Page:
/usr/bin/ssh-copy-id: INFO: 1 key(s) remain to be installed -- if you
are prompted now it is to install the new keys
root@x.x.x.x's password:

That being said, the server still isn’t protected with the SSH key pair as it’s not configured properly. Anyone can still access to the server if the password of the user account is known; hence the password has to be disabled while enabling the key pair verification. To disable the password authentication, edit /etc/ssh/sshd_config file where the settings for the SSH daemon are contained. In the file, the PasswordAuthentication has to be altered to NO, ChallengeResponseAuthentication should be altered to No as well. As the next step the sshd daemon has to be restarted for changes to take effect, which can be done with sudo systemctl reload sshd. Finally, the new key pair authentication method can be tested by giving ssh username@username in the terminal window.

ssh root@x.x.x.x

Theory of The Keys and How They Work

The key pair is a part of the SSH standard which is used to connect to a remote host over an unsecured network. As stated earlier, the key pair consists of two keys – public and private keys which are uploaded to the server side and kept on the client side respectively. The public key is denoted by .pub extension, and the private key doesn’t have any extension.

When the user is accessing the server, the SSH daemon installed on the server side requests the user for the SSH private key, if it’s provided the private key is compared against the public key in the server. If the private key corresponds to the public key, authentication is successful, otherwise it rejects the login request. By default, the key pair uses RSA which is a cryptographic algorithm to generate the keys. But there are other popular algorithms as well, such as DSA and ECDSA.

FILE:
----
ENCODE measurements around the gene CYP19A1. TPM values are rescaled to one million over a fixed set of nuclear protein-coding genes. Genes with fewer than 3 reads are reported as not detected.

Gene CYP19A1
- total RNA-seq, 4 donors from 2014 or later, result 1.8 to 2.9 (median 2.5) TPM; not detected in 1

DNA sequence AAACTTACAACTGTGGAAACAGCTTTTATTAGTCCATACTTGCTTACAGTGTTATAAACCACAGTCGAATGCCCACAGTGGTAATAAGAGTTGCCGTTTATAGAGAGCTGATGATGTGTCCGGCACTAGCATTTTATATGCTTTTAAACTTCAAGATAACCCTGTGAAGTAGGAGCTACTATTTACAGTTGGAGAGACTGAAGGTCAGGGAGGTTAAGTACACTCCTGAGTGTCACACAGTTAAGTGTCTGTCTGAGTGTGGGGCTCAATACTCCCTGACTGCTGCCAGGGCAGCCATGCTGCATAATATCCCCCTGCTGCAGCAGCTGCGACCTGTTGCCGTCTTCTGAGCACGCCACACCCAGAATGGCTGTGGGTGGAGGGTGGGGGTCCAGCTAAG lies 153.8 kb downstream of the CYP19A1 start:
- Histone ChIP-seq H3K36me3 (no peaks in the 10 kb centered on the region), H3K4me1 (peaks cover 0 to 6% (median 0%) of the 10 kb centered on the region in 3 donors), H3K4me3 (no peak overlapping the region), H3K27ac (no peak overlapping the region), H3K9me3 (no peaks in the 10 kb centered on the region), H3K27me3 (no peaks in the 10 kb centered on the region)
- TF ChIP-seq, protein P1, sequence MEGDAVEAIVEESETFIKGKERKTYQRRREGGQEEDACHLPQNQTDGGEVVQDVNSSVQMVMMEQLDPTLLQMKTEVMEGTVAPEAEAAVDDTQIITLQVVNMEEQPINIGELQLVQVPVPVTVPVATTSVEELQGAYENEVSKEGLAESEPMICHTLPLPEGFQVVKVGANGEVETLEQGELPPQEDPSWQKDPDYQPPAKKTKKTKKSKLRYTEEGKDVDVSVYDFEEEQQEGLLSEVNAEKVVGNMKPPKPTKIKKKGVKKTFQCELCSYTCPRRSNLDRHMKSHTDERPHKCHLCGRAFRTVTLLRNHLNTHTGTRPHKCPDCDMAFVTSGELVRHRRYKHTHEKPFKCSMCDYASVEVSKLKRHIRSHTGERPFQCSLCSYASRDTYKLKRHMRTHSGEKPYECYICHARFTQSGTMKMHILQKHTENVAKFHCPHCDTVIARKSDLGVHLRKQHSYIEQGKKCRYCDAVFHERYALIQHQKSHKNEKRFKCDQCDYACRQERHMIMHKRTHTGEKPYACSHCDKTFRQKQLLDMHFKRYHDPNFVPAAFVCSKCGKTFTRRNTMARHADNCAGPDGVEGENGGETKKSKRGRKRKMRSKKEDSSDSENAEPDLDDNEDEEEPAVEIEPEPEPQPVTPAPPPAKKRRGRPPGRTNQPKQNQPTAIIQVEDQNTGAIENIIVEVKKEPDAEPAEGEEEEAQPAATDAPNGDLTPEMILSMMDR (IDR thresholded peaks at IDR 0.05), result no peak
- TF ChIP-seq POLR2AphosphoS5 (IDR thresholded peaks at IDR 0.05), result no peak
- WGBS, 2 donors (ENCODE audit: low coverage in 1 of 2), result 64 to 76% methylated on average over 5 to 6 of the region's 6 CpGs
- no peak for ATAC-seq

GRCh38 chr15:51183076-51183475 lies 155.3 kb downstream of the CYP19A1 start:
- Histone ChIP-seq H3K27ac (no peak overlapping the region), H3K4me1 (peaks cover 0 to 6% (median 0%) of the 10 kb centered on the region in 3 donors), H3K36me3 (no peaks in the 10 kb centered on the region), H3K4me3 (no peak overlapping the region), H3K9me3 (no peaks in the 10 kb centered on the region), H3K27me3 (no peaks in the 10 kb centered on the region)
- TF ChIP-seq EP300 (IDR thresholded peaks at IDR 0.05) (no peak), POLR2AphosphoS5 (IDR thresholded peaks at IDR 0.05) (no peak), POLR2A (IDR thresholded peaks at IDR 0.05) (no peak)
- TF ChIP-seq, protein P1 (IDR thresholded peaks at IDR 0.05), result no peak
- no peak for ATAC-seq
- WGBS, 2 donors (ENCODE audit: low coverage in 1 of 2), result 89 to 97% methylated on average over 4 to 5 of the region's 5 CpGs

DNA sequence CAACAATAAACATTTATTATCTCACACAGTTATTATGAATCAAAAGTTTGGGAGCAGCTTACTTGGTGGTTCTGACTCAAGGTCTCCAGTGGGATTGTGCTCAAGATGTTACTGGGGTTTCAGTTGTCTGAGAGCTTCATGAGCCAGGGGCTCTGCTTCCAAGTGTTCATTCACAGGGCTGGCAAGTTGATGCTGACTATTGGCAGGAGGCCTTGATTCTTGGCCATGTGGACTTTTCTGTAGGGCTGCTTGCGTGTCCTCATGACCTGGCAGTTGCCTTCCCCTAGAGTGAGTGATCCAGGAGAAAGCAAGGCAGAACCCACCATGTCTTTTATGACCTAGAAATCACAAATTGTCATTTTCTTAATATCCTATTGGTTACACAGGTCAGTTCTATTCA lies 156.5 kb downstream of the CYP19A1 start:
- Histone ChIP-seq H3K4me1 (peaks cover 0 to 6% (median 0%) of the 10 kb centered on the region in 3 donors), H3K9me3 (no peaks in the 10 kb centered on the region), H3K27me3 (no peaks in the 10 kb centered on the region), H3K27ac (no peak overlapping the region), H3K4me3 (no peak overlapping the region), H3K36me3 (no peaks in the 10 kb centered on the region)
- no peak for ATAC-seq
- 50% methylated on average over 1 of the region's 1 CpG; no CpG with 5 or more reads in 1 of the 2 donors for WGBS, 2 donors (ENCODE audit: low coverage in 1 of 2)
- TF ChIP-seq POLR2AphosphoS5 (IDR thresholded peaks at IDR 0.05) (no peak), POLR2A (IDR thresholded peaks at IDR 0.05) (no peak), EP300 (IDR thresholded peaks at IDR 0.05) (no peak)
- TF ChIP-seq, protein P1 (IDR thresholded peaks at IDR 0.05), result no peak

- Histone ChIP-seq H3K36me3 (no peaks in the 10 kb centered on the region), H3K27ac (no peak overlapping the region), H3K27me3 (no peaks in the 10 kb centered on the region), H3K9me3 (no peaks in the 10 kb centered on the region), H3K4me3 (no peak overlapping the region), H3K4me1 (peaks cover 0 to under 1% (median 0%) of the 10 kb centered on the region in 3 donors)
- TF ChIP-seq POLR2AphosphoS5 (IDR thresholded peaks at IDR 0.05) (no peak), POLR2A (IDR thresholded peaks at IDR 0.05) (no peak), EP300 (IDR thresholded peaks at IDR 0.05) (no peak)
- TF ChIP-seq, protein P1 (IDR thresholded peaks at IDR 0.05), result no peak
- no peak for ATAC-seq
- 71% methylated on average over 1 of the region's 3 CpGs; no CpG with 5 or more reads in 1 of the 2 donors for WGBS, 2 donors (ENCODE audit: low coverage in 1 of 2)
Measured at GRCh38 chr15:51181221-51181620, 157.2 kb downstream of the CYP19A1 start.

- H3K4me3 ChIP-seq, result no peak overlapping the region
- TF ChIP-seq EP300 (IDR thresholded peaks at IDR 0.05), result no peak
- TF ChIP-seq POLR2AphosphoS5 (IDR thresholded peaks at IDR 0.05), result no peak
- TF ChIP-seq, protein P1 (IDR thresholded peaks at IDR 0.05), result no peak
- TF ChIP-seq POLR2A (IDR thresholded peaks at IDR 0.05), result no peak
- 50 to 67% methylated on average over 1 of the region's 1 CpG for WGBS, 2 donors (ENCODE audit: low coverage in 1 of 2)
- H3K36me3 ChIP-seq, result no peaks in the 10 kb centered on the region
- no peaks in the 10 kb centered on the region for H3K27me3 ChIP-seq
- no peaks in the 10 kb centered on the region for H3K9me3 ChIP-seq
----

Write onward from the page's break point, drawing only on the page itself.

ssh-keygen Command Line Options

ssh-keygen is used to generate keys and it provides a number of options to ease the key pair management, tighten the security and increase the flexibility. The following options are some of the prominent options which may come handy when managing a server.


The Passphrase option is used to provide a secondary protection when a key pair is used to authenticate the user. What it does is to secure the private key with a password and consequently the user is required to provide the passphrase when logging in to the remote host. It asks during the key pair creation.

Enter passphrase (empty for no passphrase):
Enter same passphrase again:

Change the Bit Strength